Concerts Inedits

Michel Petrucciani

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Concerts Inedits Review

by Ken Dryden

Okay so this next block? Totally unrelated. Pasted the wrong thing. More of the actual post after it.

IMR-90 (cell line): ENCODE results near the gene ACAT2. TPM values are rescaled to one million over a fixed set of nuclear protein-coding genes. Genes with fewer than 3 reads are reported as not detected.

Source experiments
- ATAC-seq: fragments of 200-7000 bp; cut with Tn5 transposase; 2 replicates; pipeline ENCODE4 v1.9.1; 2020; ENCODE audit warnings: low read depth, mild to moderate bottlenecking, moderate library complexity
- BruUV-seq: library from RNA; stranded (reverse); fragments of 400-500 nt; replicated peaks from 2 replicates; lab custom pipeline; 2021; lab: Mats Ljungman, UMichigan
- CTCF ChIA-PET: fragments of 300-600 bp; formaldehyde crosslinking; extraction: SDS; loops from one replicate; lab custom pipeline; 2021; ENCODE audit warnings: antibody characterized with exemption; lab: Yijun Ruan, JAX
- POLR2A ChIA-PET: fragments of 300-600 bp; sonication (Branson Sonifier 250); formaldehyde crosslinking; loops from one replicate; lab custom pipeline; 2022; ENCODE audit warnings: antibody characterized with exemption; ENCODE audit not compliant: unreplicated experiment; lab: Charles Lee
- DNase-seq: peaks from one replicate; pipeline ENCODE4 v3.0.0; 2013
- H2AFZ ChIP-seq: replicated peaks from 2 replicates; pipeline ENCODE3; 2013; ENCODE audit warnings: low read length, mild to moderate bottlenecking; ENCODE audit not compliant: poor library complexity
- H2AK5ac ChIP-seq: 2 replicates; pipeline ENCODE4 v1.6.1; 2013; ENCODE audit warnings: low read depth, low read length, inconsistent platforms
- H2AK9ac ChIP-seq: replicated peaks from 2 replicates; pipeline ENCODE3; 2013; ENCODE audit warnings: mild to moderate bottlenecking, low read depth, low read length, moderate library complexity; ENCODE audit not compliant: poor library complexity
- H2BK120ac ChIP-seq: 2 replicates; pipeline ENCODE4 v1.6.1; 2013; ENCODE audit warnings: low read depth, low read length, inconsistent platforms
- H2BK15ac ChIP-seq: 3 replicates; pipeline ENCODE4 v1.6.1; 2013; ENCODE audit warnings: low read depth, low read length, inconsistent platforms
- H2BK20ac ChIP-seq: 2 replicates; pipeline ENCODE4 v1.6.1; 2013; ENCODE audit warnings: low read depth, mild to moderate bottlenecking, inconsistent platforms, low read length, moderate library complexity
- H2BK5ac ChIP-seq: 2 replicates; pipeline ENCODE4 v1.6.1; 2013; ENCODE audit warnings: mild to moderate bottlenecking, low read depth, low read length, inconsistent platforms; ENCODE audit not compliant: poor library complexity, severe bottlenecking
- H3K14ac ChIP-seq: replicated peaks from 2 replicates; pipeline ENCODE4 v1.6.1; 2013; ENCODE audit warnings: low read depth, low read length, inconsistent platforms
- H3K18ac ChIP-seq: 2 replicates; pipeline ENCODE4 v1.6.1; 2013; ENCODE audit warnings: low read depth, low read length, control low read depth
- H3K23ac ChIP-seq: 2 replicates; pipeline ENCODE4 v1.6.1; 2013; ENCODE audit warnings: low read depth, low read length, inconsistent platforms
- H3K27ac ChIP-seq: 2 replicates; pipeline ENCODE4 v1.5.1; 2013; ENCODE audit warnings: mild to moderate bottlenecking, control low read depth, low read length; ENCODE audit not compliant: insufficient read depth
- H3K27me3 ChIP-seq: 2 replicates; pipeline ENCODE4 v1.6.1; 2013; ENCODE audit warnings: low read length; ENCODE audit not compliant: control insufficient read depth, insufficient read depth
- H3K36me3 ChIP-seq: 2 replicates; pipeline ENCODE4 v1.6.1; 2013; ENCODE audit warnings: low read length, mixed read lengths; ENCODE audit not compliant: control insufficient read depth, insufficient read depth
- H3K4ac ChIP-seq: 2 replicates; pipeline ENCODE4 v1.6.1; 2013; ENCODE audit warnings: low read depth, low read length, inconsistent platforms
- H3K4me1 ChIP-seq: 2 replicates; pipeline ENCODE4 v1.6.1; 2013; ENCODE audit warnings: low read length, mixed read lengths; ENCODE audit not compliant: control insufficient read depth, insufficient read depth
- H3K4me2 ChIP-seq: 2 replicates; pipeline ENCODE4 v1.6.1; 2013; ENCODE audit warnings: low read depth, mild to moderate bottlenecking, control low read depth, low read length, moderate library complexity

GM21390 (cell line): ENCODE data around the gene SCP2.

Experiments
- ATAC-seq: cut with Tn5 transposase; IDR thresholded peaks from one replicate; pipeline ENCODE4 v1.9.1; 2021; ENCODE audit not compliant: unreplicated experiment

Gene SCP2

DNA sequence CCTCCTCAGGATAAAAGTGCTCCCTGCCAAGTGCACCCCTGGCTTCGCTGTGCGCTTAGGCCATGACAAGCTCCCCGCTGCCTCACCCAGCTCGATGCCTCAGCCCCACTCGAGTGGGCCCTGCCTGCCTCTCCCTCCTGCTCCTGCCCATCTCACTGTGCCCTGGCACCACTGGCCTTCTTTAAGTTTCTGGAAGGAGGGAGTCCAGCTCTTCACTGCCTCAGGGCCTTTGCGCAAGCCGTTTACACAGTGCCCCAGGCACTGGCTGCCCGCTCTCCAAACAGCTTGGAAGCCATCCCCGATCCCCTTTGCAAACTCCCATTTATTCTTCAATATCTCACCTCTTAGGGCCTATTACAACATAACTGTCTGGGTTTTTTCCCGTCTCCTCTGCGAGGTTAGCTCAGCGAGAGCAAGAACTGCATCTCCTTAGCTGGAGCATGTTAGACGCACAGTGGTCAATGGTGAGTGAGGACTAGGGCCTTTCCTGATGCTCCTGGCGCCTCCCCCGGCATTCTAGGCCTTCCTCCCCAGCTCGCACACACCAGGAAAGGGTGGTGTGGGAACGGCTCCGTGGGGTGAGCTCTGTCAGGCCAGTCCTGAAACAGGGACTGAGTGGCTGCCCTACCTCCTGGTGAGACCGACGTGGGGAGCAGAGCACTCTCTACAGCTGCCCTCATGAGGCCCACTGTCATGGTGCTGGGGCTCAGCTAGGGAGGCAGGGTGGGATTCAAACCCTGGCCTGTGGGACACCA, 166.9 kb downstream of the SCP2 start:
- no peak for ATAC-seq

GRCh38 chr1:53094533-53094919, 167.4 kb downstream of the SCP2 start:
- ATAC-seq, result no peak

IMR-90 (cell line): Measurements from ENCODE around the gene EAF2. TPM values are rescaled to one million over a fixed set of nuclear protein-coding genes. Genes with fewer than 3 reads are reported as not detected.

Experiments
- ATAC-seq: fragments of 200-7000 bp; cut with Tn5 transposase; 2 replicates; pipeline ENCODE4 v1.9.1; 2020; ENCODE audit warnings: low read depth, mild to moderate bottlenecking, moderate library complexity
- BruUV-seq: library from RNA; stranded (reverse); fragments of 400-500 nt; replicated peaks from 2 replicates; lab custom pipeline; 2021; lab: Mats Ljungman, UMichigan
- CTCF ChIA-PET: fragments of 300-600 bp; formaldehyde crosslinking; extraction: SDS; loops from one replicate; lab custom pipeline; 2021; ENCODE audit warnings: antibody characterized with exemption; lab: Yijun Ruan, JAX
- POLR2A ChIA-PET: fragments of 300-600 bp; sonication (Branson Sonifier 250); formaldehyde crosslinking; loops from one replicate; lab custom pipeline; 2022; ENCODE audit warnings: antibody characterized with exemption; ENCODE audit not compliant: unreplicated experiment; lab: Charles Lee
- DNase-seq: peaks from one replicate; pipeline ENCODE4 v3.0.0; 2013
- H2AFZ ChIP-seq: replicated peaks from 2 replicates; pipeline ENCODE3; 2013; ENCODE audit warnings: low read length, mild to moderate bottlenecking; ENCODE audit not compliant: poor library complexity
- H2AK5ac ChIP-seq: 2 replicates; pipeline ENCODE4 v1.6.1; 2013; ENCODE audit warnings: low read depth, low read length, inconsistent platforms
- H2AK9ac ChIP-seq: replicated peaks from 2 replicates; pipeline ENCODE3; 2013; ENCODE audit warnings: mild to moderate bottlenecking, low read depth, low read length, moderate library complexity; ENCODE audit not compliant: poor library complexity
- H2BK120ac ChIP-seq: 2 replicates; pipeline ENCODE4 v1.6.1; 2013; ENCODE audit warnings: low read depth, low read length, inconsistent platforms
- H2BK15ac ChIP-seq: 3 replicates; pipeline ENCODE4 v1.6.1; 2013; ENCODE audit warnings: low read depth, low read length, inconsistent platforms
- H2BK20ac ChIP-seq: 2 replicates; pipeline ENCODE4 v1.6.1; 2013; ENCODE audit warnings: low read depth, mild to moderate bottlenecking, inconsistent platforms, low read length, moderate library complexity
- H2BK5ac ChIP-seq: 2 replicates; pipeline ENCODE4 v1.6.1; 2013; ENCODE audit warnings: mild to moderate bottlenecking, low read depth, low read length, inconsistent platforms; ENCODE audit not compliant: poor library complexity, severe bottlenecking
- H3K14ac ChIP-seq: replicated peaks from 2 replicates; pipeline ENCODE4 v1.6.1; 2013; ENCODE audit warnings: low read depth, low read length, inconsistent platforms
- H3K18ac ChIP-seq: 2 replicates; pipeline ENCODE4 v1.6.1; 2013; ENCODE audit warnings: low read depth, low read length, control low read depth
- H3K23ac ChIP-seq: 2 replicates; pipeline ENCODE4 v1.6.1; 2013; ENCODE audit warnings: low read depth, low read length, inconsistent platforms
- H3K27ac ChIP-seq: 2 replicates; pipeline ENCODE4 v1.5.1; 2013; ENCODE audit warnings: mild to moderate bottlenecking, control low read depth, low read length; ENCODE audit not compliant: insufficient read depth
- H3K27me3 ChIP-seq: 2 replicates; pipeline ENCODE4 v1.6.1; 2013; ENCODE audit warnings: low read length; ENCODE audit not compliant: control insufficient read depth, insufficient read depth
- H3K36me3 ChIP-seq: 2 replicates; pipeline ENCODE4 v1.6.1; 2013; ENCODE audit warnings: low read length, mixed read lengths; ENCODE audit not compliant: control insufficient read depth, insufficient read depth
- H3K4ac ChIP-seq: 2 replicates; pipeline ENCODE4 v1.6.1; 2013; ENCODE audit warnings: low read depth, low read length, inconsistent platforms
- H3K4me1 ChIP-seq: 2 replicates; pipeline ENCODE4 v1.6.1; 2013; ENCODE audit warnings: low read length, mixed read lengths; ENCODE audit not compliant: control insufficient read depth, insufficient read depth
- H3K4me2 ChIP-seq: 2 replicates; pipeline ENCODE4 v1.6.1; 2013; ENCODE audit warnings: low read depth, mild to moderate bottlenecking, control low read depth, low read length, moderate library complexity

Michel Petrucciani's diminutive stature was due to a genetic disorder that caused brittle bones and stunted his growth, but he figuratively stood tall among jazz pianists of the 1980s and 1990s, prior to his premature death at 36 in early 1999. This three-CD set consists of portions of three separate concerts by Petrucianni, none of which have been previously issued. The 1993 solo concert starts off with a breathtaking improvised introduction to "Autumn Leaves" that will fool all but the most attentive listener. He continues to tease his audience by adding a new vamp to "In a Sentimental Mood" that adds to the dreamy atmosphere originally conceived by its composer, Duke Ellington. "Take the 'A' Train" is played with an up-tempo boogie-woogie bassline with his right-handed improvisations played in his more familiar post-bop style. "Besame Mucho" was one of the pianist's favorite ballads (he complained that few people realized that it was written as a sad ballad), though this very poignant version is only slightly marred by his untimely coughing. The exotic introduction that he conceives for "Caravan" slowly builds the tension before the audience is finally tipped off as to his path. "'Round Midnight" is strangely mislabeled as "Around Midnight," which he signals with the repeated tolling of a single bass note; his interpretation is quite lyrical and haunting. His one original from this performance is "Hidden Joy," a somewhat meandering work that is not quite up to the level of his playing on the rest of this concert. The second CD in this set comes from a live 1994 club date with the marvelous Danish bassist Niels Henning Orsted Pedersen; they inspire one another greatly with their playful opener, "All the Things You Are." Both the pianist's lyrical playing and the bassist's atypical chord substitutions to "I Can't Get Started" make their interpretation of this classic ballad noteworthy. The very familiar "All Blues" receives more of a loping, cowboy-on-the-range-like treatment that is rather refreshing. "Beautiful Love" showcases both musician's formidable solo technique in a fine effort. A fun-filled romp through "Billie's Bounce" cracks up the audience in several places, while "My Funny Valentine" is a bop tour de force. The trio CD in this set dates from a 1994 Japanese concert with his brother Louis Petrucciani on bass and drummer Lenny White. The furious post-bop original "Manhattan" starts things in high gear, followed by a playful bossa nova original entitled "Charlie Brown" that was likely inspired by the late Vince Guaraldi's music for the Peanuts cartoon television specials. After flirting with a modal introduction only briefly, Petrucciani launches "On Green Dolphin Street" with a flourish, though occasional notes are hit hard enough to overwhelm the sound system. "Why?," written by Phillippe Petrucciani (the pianist's brother, a guitarist who doesn't appear on this release), is a spiraling bossa nova. "Tutu," the well-known Marcus Miller piece from Miles Davis' fusion era, seems a surprising choice for an acoustic trio, but it works rather well. The pianist's funky strut "Dumb Breaks" wraps up the set. Although the overall performances are not at the consistently high level one comes to expect from Michel Petrucciani, and there are sound problems in several places, fans of his music will overlook these minor flaws and seek out this set, which is warmly recommended.

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